BY AMY WITSCHEY
For the Star News
A delegation of several judges, including West Virginia Department of Agriculture Commissioner Gus R. Douglass, toured Long Creek Farm near Little Thursday in a statewide competition to be named the 2012 West Virginia Conservation Farm of the Year.
The local farm was one of only three in the state to be toured and evaluated last week by the team of experts in the fields of farming and conservation. The other two farms in the running for the honor are Stone Meadow Cattle Farm in the Lewisburg area and B & G Orchards in the Martinsburg area. The winning farm will be announced at the 2012 West Virginia Conservation Awards & Recognition Conference on Oct. 30, to be held at the Charleston Town Center Marriott.
The farm named as the state winner receives 250 hours use of a brand new John Deere Tractor courtesy of Middletown Tractor Sales in Fairmont, W.Va. They also receive a check for $1,000 and a metal sign to hang on their farm stating that it is the 2012 West Virginia Conservation Farm of the Year. Further, they receive pictures and a video of their farm.
Long Creek Farm, owned by Linda Jensen and Steve Zechman, is the first farm in the Upper Ohio Conservation District, which encompasses Wetzel, Tyler, and Pleasants counties, to be named an Area II Winner and put into the running for the state honor.
"We've had two other area winners, but we?ve never had anyone advance to the state judging," said Cindy White, administrative officer in Middlebourne for the West Virginia Conservation Agency. " this is really something."
Zechman and Jensen purchased the farm in 2005 and began working with the Natural Resources Conservation Service in 2006.
"They've done so much since 2005," said White. "What you're seeing is not something inherited by these people, but something they built," NRCS District Conservationist Dave Bauerbach told the judges. The couple does not have a farming background.
When they purchased the farm, it was fairly rundown with ground that was depleted of nutrients thanks to continuous corn production.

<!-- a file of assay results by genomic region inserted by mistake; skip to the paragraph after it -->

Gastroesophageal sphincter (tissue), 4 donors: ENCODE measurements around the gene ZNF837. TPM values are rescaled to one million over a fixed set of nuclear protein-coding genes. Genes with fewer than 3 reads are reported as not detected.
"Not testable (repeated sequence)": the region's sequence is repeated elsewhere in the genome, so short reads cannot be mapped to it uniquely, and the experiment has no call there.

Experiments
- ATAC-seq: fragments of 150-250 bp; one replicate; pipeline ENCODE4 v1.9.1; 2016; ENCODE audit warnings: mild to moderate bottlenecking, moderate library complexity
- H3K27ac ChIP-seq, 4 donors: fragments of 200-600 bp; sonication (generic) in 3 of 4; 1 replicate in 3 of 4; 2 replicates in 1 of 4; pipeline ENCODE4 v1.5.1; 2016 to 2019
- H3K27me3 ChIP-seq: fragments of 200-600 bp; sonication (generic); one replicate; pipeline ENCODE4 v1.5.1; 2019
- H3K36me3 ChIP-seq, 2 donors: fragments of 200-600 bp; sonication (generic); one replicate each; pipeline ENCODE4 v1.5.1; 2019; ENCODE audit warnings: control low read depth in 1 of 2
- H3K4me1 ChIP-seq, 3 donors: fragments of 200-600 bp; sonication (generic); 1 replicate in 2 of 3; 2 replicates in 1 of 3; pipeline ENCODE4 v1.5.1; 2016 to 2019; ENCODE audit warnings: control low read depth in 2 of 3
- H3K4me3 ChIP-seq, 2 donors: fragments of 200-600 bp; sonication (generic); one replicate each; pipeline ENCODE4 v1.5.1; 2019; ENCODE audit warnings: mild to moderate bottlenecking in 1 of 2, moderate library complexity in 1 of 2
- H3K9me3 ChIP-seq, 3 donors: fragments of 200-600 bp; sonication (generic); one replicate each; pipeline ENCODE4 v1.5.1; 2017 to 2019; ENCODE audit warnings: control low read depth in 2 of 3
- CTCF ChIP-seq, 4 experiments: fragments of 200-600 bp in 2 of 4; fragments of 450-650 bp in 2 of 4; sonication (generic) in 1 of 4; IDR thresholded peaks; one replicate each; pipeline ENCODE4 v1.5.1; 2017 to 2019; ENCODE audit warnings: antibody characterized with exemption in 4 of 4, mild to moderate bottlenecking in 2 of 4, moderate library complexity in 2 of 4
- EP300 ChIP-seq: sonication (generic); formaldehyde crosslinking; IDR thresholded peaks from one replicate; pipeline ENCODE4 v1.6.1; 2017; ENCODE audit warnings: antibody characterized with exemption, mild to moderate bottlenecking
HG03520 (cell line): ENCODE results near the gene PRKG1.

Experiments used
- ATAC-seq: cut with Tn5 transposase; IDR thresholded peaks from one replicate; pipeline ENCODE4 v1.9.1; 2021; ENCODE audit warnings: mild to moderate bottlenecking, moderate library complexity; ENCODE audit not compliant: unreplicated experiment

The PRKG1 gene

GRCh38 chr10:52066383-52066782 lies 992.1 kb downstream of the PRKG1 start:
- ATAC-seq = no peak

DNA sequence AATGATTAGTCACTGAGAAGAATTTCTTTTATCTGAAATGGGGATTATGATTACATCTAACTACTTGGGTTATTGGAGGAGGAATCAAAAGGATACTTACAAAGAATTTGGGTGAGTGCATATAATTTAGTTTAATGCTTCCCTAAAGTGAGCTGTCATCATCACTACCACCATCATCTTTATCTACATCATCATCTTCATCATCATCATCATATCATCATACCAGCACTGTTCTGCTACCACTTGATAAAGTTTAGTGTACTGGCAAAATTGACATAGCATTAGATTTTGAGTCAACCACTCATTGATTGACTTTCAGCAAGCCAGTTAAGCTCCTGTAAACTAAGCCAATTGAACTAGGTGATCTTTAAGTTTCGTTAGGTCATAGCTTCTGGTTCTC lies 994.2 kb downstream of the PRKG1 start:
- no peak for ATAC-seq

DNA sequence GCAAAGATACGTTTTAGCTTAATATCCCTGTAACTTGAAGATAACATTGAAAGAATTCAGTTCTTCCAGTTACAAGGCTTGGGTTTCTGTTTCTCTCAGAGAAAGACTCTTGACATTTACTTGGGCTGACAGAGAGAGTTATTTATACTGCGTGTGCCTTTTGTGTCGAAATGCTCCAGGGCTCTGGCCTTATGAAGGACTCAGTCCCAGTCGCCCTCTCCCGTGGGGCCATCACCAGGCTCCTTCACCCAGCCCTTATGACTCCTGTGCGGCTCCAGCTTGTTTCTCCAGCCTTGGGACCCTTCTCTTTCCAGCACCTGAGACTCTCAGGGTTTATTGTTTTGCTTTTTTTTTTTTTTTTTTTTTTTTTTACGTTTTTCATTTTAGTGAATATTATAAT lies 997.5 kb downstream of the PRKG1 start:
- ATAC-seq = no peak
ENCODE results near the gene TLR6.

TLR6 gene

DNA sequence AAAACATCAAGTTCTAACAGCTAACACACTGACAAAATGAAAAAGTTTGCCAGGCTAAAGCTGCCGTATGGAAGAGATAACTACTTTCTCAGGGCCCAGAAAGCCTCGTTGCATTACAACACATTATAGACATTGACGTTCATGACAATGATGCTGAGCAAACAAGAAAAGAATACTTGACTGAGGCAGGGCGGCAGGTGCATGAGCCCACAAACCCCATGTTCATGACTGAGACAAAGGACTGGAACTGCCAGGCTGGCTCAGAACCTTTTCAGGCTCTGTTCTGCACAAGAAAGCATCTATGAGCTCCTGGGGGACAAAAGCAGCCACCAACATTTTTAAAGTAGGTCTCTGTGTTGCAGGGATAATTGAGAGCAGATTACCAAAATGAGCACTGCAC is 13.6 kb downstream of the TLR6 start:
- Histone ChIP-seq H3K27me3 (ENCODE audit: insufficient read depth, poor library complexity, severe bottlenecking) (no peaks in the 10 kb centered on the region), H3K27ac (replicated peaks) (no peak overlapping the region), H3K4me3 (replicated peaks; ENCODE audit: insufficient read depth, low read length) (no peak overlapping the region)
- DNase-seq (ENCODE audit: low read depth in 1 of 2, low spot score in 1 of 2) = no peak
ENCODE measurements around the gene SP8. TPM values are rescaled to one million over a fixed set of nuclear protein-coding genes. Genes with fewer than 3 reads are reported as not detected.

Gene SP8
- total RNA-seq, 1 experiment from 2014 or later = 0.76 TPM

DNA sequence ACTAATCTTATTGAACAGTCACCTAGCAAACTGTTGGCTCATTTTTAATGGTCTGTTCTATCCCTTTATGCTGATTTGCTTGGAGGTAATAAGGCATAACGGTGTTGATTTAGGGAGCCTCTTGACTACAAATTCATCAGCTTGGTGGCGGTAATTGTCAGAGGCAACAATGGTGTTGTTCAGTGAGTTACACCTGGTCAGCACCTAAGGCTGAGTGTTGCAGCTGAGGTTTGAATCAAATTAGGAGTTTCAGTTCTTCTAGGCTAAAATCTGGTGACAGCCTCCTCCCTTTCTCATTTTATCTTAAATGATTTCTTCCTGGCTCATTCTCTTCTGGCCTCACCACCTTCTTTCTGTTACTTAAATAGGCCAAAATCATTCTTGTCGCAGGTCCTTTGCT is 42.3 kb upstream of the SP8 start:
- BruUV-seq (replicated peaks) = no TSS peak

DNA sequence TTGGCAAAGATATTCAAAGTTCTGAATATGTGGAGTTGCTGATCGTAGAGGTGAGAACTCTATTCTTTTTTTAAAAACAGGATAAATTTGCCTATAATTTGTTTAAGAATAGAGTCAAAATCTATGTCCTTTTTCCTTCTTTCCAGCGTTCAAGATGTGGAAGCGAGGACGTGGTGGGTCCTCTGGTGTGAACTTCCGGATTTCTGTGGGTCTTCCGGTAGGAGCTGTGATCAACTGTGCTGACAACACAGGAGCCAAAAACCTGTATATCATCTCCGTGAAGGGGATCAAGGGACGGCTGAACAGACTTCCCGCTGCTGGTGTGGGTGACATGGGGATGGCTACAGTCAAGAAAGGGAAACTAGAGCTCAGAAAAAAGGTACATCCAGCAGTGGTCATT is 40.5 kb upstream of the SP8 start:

Now the farm has 9,200 feet of stream exclusion riparian corridor, three spring developments, five water troughs, one pond, 28 acres of reseeding, 40 acres of prescribed grazing, 40 acres of nutrient management, a season high tunnel for plants, a large feed pad/animal waste structure, a 1,450 foot access road, and 1,200 square feet of stone heavy use protection. Their current conservation practices include irrigation water well, microirrigation system, spring development system, and grade stabilization
along Middle Island Creek. They keep 28 head of beef cattle on the farm with a final goal of sustaining 35 to 40 head.
"He's wanting to go natural," said Bauerbach. That doesn't necessarily mean organic, but natural. He's aiming for self sustainability. Agriculturally, he has pretty much reached that."
For instance, the farm uses locust posts to fence in the riparian buffer zone. That measure required some extra work, but Zechman said, "In the end, I think it?s worth it."
For temporary fencing to utilize rotational grazing, Zechman uses high tensile fence.
Zechman made sure Mason Pyles, "one of five fine young country boys that helped us with our
farm", was on the wagon with the judges as the tour progressed. Douglass complimented Zechman for incorporating young farmers in his practice.
"This is fantastic," he said. "That's the future of us, so that they are learning by doing."
Conservation Specialist Harry Huff has performed soil tests on the farm.
"I don?t know why someone wouldn't pick up the phone and call Harry and ask for help," said Zechman.
Another great advisor for Zechman was Steve Hibinger, grassland management specialist for 11 counties in southern Ohio. He helped him determine what natural practices, such as prescrib